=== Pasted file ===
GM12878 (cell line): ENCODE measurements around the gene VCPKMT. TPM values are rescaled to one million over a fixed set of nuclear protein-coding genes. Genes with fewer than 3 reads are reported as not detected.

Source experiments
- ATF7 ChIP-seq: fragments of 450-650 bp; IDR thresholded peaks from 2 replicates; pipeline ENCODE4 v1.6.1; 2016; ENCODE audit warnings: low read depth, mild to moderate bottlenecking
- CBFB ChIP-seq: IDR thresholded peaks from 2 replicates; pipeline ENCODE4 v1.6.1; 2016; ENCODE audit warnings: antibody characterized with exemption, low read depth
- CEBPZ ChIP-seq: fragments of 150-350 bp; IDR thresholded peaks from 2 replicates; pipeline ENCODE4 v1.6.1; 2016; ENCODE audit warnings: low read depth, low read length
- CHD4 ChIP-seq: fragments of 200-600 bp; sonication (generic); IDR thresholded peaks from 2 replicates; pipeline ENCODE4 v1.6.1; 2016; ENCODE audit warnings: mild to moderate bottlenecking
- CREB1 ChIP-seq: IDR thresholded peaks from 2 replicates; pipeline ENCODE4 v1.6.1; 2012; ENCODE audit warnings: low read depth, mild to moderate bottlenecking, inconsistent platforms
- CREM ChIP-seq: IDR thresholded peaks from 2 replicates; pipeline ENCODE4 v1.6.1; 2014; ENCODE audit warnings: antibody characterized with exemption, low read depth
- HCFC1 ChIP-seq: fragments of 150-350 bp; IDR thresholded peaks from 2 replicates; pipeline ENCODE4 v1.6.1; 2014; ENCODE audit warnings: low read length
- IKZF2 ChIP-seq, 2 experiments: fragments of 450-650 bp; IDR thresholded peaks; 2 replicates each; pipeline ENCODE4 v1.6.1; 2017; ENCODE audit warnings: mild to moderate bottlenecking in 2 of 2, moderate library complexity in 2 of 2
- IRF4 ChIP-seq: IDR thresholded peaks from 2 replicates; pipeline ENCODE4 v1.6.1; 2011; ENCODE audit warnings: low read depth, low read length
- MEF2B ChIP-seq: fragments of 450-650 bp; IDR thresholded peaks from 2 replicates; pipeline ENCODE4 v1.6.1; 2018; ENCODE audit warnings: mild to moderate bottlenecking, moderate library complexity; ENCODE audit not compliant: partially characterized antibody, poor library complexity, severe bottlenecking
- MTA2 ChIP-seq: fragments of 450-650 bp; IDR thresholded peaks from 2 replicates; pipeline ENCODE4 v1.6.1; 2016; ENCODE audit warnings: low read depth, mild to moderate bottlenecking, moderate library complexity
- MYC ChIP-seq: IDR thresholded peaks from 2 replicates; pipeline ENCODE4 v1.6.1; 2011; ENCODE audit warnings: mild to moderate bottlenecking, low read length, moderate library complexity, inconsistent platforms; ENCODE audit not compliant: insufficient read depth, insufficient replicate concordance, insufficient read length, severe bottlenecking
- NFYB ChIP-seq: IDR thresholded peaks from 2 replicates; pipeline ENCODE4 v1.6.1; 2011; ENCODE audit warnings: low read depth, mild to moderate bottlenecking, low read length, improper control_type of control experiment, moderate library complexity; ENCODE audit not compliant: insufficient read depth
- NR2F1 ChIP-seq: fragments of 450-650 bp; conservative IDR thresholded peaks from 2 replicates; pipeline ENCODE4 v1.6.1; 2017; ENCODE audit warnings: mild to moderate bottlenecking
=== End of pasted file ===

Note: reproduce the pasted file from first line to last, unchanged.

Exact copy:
GM12878 (cell line): ENCODE measurements around the gene VCPKMT. TPM values are rescaled to one million over a fixed set of nuclear protein-coding genes. Genes with fewer than 3 reads are reported as not detected.

Source experiments
- ATF7 ChIP-seq: fragments of 450-650 bp; IDR thresholded peaks from 2 replicates; pipeline ENCODE4 v1.6.1; 2016; ENCODE audit warnings: low read depth, mild to moderate bottlenecking
- CBFB ChIP-seq: IDR thresholded peaks from 2 replicates; pipeline ENCODE4 v1.6.1; 2016; ENCODE audit warnings: antibody characterized with exemption, low read depth
- CEBPZ ChIP-seq: fragments of 150-350 bp; IDR thresholded peaks from 2 replicates; pipeline ENCODE4 v1.6.1; 2016; ENCODE audit warnings: low read depth, low read length
- CHD4 ChIP-seq: fragments of 200-600 bp; sonication (generic); IDR thresholded peaks from 2 replicates; pipeline ENCODE4 v1.6.1; 2016; ENCODE audit warnings: mild to moderate bottlenecking
- CREB1 ChIP-seq: IDR thresholded peaks from 2 replicates; pipeline ENCODE4 v1.6.1; 2012; ENCODE audit warnings: low read depth, mild to moderate bottlenecking, inconsistent platforms
- CREM ChIP-seq: IDR thresholded peaks from 2 replicates; pipeline ENCODE4 v1.6.1; 2014; ENCODE audit warnings: antibody characterized with exemption, low read depth
- HCFC1 ChIP-seq: fragments of 150-350 bp; IDR thresholded peaks from 2 replicates; pipeline ENCODE4 v1.6.1; 2014; ENCODE audit warnings: low read length
- IKZF2 ChIP-seq, 2 experiments: fragments of 450-650 bp; IDR thresholded peaks; 2 replicates each; pipeline ENCODE4 v1.6.1; 2017; ENCODE audit warnings: mild to moderate bottlenecking in 2 of 2, moderate library complexity in 2 of 2
- IRF4 ChIP-seq: IDR thresholded peaks from 2 replicates; pipeline ENCODE4 v1.6.1; 2011; ENCODE audit warnings: low read depth, low read length
- MEF2B ChIP-seq: fragments of 450-650 bp; IDR thresholded peaks from 2 replicates; pipeline ENCODE4 v1.6.1; 2018; ENCODE audit warnings: mild to moderate bottlenecking, moderate library complexity; ENCODE audit not compliant: partially characterized antibody, poor library complexity, severe bottlenecking
- MTA2 ChIP-seq: fragments of 450-650 bp; IDR thresholded peaks from 2 replicates; pipeline ENCODE4 v1.6.1; 2016; ENCODE audit warnings: low read depth, mild to moderate bottlenecking, moderate library complexity
- MYC ChIP-seq: IDR thresholded peaks from 2 replicates; pipeline ENCODE4 v1.6.1; 2011; ENCODE audit warnings: mild to moderate bottlenecking, low read length, moderate library complexity, inconsistent platforms; ENCODE audit not compliant: insufficient read depth, insufficient replicate concordance, insufficient read length, severe bottlenecking
- NFYB ChIP-seq: IDR thresholded peaks from 2 replicates; pipeline ENCODE4 v1.6.1; 2011; ENCODE audit warnings: low read depth, mild to moderate bottlenecking, low read length, improper control_type of control experiment, moderate library complexity; ENCODE audit not compliant: insufficient read depth
- NR2F1 ChIP-seq: fragments of 450-650 bp; conservative IDR thresholded peaks from 2 replicates; pipeline ENCODE4 v1.6.1; 2017; ENCODE audit warnings: mild to moderate bottlenecking